While I was the Lead Producer of KUOW’s Weekday with Steve Scher, I had the privilege of producing two live stage versions of the radio show at Town Hall. It was an unforgettable experience. The staff at Town Hall were so competent and professional. The audience was incredibly engaged. “What a special place,” I remember thinking. Who doesn’t want to work at a special place?

What book could you read over and over again?

KS: Third Wish by Robert Fulghum. It rekindled my sense of play and made me dream of creating a remarkable life for myself.

Who would you most like to see presented at Town Hall?

KS: This is an impossible question for me to answer. There are too many. I find so many people worth listening to. That said, it sure would be fun to have President Obama and his sister Maya Soetoro-Ng on stage together.

When you’re not working, what are you doing?

KS: The radio producer in me can’t shut down the desire to keep radio listeners company. As a result, I spend a lot of time interviewing guests, editing audio and co-hosting a weekly podcast for expats, former expats, travel-lovers and dreamers called The Bittersweet Life . I also write for myself and for Crosscut, fill-in host for KUOW, and read a ton of novels.

What is one thing people may not know about you?

KS: What I look like. After years of being a voice on the radio, a lot of people know my name, but when they meet me they always say: “Wow. You look so different than I thought!” One of the things I love about radio is that listeners create a mental picture of what you look like. That says a lot about our imaginations.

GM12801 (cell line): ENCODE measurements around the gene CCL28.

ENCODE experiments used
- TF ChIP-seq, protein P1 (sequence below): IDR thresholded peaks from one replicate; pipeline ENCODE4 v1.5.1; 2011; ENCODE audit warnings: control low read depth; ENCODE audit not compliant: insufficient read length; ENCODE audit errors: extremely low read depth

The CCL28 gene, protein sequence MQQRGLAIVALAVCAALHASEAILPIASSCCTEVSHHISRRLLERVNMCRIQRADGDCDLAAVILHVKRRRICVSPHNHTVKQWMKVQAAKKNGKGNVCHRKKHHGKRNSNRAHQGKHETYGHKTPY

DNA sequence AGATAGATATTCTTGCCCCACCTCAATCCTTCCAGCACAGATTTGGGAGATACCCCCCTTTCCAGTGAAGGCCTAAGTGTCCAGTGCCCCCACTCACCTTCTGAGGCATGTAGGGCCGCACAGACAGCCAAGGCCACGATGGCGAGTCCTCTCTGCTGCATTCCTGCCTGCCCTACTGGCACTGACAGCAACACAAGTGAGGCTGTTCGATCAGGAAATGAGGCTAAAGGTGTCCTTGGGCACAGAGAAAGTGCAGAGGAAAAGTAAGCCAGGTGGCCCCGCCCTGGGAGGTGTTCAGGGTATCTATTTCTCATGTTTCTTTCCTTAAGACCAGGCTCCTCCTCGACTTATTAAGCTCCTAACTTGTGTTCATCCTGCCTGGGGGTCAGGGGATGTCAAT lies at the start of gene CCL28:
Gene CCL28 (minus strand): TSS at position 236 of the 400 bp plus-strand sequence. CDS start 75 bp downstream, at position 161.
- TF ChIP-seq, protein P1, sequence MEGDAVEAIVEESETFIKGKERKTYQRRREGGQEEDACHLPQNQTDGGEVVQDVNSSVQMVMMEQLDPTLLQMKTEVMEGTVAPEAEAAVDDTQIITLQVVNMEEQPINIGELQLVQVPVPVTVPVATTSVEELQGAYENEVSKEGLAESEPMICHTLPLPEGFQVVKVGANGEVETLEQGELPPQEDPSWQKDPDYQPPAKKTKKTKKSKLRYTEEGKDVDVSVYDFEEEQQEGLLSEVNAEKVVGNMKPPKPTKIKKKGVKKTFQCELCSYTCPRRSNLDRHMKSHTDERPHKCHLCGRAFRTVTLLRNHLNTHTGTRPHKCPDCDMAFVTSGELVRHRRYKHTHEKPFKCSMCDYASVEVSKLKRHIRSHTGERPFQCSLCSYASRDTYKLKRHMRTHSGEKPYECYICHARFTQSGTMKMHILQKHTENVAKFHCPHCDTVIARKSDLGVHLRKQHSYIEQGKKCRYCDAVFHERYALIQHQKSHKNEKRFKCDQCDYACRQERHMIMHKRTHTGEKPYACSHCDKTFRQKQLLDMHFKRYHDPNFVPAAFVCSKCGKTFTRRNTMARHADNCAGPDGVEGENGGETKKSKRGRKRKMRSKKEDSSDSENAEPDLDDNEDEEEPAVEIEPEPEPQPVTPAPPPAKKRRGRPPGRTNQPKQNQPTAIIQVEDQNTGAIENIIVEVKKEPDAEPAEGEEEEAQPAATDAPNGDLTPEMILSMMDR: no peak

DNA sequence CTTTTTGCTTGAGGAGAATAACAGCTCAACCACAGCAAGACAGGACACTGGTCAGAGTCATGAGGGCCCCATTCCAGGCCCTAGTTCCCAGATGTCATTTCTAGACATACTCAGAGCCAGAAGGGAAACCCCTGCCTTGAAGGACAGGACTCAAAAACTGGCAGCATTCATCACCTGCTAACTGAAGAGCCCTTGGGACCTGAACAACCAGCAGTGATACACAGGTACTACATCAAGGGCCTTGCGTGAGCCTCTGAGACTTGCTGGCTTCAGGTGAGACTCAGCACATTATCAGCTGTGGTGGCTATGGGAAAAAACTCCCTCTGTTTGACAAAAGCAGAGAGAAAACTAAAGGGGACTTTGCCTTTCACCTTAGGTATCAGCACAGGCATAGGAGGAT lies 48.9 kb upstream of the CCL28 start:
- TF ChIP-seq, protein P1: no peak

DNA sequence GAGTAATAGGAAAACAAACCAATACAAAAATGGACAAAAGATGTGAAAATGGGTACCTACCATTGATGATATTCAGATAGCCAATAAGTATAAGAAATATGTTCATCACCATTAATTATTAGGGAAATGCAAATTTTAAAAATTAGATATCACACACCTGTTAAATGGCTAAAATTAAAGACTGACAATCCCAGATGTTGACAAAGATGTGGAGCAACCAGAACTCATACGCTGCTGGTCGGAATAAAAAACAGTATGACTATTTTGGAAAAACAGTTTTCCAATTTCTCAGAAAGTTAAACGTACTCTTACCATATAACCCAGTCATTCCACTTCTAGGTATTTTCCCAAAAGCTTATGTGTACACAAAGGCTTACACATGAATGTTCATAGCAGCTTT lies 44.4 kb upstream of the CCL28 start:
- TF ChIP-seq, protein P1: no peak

What aspects of your job do you never get tired of?

KS: Meeting amazing, intelligent people and having the opportunity to sit beside them and ask whatever questions I can think of.

Staff Spotlight: Zac Eckstein, Patron Services Manager

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Zac Spotlight Picture
Zac Eckstein, Patron Services Manager

How long have you worked at Town Hall?

ZE: Since November 11, 2015. About five months

What attracted you to working at Town Hall?

ZE: I’ve worked in a nonprofit environment for most of my career, even running a nonprofit for a few years after graduating college. I also have a lot of experience in (and enjoy) the work of running a box office and taking care of patrons. Town Hall is unique in that it produces so many events at such a fast pace that there’s never an opportunity to get bored.

What book could you read over and over again?

ZE: I’m a fiction novel and news junky and don’t read much non-fiction (although I should!). Boy’s Life by Robert R. McCammon is a book I’ve read multiple times and enjoyed more each time.

What would you most like to see presented at Town Hall?

ZE: I’d love to see someone like Elizabeth Warren or former Mayor Mike McGinn. In general, I’m interested in presentations by people who get things done and aren’t afraid to ruffle feathers in the process.

What do you do when you aren’t working?

ZE: Outside of Town Hall I am a freelance Wordpress developer/designer. I also have an in-home shop where I build furniture (both for people and animals) as well as build other home decor pieces.

What is one thing people may not know about you?

ZE: From 2003 to 2008 I worked as a projectionist at a regular movie theatre and at an IMAX theatre and got to watch most movies that came out the day before they were released.

What aspect of your job do you never get tired of?

ZE: At Town Hall almost everything is $5 or free and it’s always a pleasure to help facilitate access to so many different types of events for such a wide variety of people.